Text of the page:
The Stake Reading Club: Final Interview with Monica Byrne


The first Stake Reading Club is wrapping up, and it’s been quite a journey. We’ve been lucky to have chosen such an interesting, discussable book as The Girl in the Road for our first book club outing—but even luckier to have such a great partner in author Monica Byrne. Here, having finished the book, we ask Monica some final questions about the ending, the themes, the writing process, and what’s next for her.

Suffice it to say: there are many, many SPOILERS. Read only after you’ve finished The Girl in the Road.

Now that I finished reading, I’m more curious than ever to know how you discovered the story of The Girl in the Road. Did you know, when you started, how Meena and Mariama’s stories would ultimately intertwine? Or did you, like us, unearth the mysteries of the story as you went along?

It was always a story about a mother and daughter. In fact, I’ve had to bite my tongue when summarizing the novel to other people, because placing that reveal at the end was a pretty late development in the process. (An early prospective agent told me she loved my writing, but that the book “had no plot.” Bless her. In the next draft, I resequenced all of the information in order to make one.)

What I didn’t know was that Meena had attacked Mohini. The reader goes through each level of understanding that I did about what had actually happened in the bedroom; when I understood the full truth of it, I felt sad, but also knew it was exactly right. I also only realized very late the connection between Mariama’s kreen and Meena’s birth. I remember that moment–I was like, “Ohhhhhhhh, shit.” And once I knew the full truth of the end, then it was a matter of retro-engineering the whole book to point in those directions (e.g., five snakebites, not six).

Our discussions of The Girl in the Road along the way have often focused on how we felt about Meena and Mariama—as narrators and as people. Sometimes, even when we were feeling for and with them, we didn’t trust or even like them very much. Is that a reader reaction you welcome? How do you feel about these two characters? Do you feel the love and tenderness some authors report for their characters?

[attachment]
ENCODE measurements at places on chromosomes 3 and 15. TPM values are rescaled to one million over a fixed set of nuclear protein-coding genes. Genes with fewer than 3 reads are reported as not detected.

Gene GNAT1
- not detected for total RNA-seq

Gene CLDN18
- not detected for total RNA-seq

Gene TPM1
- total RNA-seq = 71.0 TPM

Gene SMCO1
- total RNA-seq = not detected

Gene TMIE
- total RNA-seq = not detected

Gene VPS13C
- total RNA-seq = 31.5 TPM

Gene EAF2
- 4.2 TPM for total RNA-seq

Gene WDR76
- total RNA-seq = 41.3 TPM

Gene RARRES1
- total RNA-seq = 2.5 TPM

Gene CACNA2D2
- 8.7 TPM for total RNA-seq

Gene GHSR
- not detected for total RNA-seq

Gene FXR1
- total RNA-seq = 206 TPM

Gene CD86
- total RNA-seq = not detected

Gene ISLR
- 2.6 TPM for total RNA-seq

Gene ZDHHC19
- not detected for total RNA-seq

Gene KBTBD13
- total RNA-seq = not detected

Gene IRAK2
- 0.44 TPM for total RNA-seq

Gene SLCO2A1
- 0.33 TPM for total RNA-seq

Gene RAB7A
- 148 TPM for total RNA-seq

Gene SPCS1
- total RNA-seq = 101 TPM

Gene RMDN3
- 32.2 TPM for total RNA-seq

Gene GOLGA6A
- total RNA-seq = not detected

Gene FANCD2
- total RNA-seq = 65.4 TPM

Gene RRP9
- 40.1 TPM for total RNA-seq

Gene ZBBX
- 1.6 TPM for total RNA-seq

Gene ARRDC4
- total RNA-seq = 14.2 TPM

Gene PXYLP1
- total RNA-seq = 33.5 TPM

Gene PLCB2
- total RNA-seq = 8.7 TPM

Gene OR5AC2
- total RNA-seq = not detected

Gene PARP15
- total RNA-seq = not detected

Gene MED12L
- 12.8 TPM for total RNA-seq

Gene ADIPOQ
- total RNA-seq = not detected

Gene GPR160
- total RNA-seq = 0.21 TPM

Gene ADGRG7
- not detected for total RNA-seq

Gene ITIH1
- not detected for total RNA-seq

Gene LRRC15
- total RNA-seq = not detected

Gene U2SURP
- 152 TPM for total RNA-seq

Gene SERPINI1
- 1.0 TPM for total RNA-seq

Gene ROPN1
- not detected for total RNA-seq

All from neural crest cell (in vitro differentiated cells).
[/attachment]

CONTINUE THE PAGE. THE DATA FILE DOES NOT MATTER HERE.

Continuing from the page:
Oh, I love them dearly. I don’t think the book would work if I didn’t. (To me, that’s a mark of amateur writing–when an author clearly feels contempt for their characters. Why would I want to read that?)

I also like them as people. Mariama has a childlike open-heartedness I identify with deeply, assuming good faith from everyone she encounters; but there is a deep and tremendous violence in her that emerges when that good faith is betrayed. Meena, meanwhile–oh, she’s the kind of woman I’d have had an obsessive crush on in college. Equal parts Karen Denoon and Meshell Ndegeocello–aloof, awkward, brilliant, careless, complicated, sensual, fey. And looks like a butch Rosario Dawson. I mean come on.

As for how other readers receive them, I can’t say I think about it much. I just have to tell my characters’ truths. And again, if I’m telling their stories in the first place, I must love them, by definition. I wouldn’t know how to work, otherwise. They’re my children and myself.

Let’s talk about Yemaya—specifically, about the woman in Mariama’s story who goes by that name. This strikes me as an extremely complex and ambiguous character. She becomes a surrogate mother and goddess for Mariama, yet she abandons Mariama as soon as they reach Addis Ababa. She’s the victim of abuse, yet she herself crosses the line into abuse in the scene in the hotel room. What is your take on this character? How do you reckon with who she is and what she does?

I think she’s just a confused and lost twenty-year-old woman. She wants to do what’s best, she wants to do what’s right–but, she’s twenty, and she has a lot of unprocessed trauma. She sees Mariama as a younger version of herself and wants to save her. Her motivation in the hotel room isn’t prurient (which doesn’t excuse her actions, by any means); she’s trying to inoculate Mariama from traumatic first sexual contact, but in her misguided attempt to do so, just replicates it. In other words, she just conveys the energy given to her, instead of stops it.

Her abandonment of Mariama is a graceless but age-appropriate acknowledgment of how ill-suited she is to actually take care of her. I think Yemaya–whose real name is Yvonne Sauvage, which never appears in the text–does exactly what Meena said: drifts from one city to another on the fringes of art scenes, throwing herself into causes, getting by on her beauty, deeply unhappy. Poor woman.

Looking back, a major theme of your book seems to be the way that trauma is held and passed on to others—from Yemaya and Mariama to Meena, people who’ve been hurt in turn hurting others. The waves coming whether we want them to or not. Do you hold out any hope that this pattern can be thwarted? Is there any hope in the novel’s final scene with the reveal of Saha? Is this the with-ness and equilibrium that the characters have been seeking? Or just the calm before another tsunami of trauma?